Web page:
You probably know yellowfin tuna, or thunnus albacares, as the stuff you dig out of a can and mix with mayo and celery. Thought to be prolific and inexhaustible, this fish is now in danger in the great expanses of the Pacific Ocean.
Attendees of a fisheries conference in New Zealand were warned this week that Pacific yellowfin could be decimated if controls on fishing are not enforced.
"The highly migratory fish stocks of the western and central Pacific are at a critical juncture," New Zealand Fisheries Minister Jim Anderson told the Pacific Islands Forum Fisheries committee at its annual meeting. "That is, if they continue to be fished in the same way as we are doing now, we will destroy the fish stock."
As other fishing stocks shrink, yellowfin and big-eye are coming under increasing pressure. Officials note growing numbers of Latin American vessels, for instance, moving into the western and central Pacific to hunt for the fish. Illigal fishing also is rampant.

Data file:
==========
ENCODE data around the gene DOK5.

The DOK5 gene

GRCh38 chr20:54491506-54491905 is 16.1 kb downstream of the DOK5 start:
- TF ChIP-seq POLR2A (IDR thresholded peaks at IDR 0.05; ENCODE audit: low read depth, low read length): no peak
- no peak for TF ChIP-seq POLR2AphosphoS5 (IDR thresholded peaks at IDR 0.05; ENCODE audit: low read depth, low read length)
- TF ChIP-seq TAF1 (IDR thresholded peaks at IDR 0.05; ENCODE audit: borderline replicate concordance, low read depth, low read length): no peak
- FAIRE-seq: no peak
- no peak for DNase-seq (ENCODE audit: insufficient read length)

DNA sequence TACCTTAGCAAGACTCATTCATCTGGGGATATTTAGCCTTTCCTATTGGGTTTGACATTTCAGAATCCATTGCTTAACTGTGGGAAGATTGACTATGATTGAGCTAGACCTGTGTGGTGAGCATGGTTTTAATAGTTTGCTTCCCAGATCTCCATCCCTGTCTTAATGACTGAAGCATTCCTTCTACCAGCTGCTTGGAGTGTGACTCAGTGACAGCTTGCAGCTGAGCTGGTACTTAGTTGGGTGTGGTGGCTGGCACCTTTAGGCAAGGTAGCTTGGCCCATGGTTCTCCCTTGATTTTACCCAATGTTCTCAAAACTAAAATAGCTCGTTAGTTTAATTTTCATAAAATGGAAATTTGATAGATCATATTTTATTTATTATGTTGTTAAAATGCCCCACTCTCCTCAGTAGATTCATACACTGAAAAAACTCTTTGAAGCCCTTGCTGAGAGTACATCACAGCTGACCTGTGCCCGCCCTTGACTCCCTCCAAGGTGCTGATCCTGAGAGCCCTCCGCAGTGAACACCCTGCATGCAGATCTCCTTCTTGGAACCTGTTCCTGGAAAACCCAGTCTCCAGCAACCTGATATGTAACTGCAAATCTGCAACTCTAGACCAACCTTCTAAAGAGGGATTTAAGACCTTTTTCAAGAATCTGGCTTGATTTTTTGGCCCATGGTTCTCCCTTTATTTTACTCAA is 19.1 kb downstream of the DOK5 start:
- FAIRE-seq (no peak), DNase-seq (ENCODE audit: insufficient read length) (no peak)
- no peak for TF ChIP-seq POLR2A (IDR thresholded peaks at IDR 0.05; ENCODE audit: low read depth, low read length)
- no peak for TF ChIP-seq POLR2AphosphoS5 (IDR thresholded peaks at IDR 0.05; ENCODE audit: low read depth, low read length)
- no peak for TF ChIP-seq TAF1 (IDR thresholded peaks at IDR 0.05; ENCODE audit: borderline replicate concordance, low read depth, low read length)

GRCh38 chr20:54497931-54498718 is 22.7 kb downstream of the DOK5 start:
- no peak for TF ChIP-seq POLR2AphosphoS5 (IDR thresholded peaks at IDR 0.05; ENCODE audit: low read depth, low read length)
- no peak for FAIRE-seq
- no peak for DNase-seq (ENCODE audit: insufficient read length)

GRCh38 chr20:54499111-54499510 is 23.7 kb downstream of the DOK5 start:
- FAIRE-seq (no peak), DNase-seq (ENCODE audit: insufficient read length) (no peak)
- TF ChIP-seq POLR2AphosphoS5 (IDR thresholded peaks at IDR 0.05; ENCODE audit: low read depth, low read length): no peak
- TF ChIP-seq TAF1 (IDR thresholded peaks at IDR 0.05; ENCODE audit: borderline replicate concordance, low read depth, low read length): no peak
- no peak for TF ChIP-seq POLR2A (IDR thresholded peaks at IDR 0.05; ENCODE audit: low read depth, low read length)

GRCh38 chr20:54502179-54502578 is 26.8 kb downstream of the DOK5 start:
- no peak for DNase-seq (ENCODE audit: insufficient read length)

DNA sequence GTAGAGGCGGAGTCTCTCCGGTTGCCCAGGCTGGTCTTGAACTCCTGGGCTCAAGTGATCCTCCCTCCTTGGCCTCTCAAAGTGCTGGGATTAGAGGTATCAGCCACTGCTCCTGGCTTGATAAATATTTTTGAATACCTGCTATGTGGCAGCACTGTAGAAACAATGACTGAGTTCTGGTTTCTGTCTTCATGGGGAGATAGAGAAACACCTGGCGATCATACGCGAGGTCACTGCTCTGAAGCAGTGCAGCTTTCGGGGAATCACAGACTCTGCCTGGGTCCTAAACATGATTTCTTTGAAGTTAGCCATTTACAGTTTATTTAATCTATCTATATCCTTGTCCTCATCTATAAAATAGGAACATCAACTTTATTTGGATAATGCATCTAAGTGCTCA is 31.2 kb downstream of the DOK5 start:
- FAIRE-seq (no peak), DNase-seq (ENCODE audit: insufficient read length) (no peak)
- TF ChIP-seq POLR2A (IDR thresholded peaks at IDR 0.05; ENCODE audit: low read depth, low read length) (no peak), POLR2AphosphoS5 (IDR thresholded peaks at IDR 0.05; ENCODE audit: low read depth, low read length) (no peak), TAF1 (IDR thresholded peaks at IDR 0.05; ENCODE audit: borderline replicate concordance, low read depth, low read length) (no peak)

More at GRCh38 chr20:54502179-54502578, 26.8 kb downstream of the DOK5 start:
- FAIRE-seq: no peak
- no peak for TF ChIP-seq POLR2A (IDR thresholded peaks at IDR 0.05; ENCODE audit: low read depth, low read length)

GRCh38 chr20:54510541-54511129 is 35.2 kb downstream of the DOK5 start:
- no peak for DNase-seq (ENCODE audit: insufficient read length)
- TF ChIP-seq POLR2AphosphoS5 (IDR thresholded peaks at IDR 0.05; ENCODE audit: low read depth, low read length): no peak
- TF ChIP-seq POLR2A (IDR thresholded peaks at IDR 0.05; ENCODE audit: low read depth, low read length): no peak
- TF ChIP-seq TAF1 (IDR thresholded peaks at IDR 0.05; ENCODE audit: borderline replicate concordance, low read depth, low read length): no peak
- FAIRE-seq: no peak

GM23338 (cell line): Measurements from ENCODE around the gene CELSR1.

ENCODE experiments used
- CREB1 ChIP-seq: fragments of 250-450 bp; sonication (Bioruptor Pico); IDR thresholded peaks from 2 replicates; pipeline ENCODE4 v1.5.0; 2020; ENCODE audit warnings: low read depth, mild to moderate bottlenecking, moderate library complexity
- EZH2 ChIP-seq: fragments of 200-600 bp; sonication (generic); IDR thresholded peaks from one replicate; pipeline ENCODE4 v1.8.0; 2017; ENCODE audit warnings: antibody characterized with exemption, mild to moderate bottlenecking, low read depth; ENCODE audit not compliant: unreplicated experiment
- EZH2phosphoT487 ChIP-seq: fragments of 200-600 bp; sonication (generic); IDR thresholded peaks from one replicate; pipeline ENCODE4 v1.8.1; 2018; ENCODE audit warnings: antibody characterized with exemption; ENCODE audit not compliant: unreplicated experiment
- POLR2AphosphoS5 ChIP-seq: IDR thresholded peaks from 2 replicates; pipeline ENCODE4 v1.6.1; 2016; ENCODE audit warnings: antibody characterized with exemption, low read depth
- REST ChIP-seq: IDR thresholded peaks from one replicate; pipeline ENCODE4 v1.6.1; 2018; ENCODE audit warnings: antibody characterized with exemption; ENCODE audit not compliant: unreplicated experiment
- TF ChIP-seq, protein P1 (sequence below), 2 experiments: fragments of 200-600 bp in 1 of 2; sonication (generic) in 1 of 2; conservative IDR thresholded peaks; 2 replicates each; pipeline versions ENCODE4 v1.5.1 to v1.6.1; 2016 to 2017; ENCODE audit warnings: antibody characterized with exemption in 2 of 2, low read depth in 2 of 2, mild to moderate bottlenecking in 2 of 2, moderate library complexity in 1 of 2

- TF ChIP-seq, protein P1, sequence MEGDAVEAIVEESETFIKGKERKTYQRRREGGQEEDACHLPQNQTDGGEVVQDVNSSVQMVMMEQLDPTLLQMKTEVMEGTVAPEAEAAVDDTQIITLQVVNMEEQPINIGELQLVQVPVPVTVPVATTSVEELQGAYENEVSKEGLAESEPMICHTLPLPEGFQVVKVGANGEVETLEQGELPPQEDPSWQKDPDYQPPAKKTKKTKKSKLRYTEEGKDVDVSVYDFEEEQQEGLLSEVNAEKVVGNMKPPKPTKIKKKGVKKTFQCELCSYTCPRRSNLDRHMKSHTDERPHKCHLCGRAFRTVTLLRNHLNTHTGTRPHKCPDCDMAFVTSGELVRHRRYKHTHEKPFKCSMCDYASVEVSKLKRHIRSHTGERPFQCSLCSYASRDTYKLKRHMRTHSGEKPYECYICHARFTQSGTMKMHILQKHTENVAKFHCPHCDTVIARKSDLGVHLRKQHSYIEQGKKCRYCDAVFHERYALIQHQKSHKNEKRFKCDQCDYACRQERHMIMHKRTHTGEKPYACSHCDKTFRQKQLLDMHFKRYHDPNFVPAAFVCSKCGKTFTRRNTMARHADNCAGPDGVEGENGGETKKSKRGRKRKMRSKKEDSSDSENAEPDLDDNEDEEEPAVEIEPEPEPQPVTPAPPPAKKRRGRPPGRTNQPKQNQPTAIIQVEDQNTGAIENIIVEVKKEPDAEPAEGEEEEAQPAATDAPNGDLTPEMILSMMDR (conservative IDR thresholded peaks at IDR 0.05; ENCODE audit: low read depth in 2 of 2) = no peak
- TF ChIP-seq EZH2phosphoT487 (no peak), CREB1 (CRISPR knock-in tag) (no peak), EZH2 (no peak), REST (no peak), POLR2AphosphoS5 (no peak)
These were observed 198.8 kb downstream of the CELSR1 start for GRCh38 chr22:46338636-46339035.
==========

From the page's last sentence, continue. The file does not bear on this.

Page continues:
According to the Seafood Watch program of the Monterey Bay Aquarium, "overfishing is occurring throughout the Pacific" and stocks of the yellowfin are "of a high conservation concern."
Yellowfin mature relatively quickly and are fairly prolific. Its bigger and tastier cousin, the bluefin tuna, is highly prized and already endangered.
Of particular concern in the yellowfin industry are the purse seine and longline fishing techniques of international fleets in the Pacific. Both methods result in large amounts of by-catch, including dolphin. If possible, Seafood Watch advises consumers to avoid yellowfin caught in this manner. According to Seafood Watch, the best choice is U.S.-caught yellowfin from the Atlantic.
Even then, consumption of canned tuna should be limited because of mercury in the fish. Check the Environmental Defense website for more details.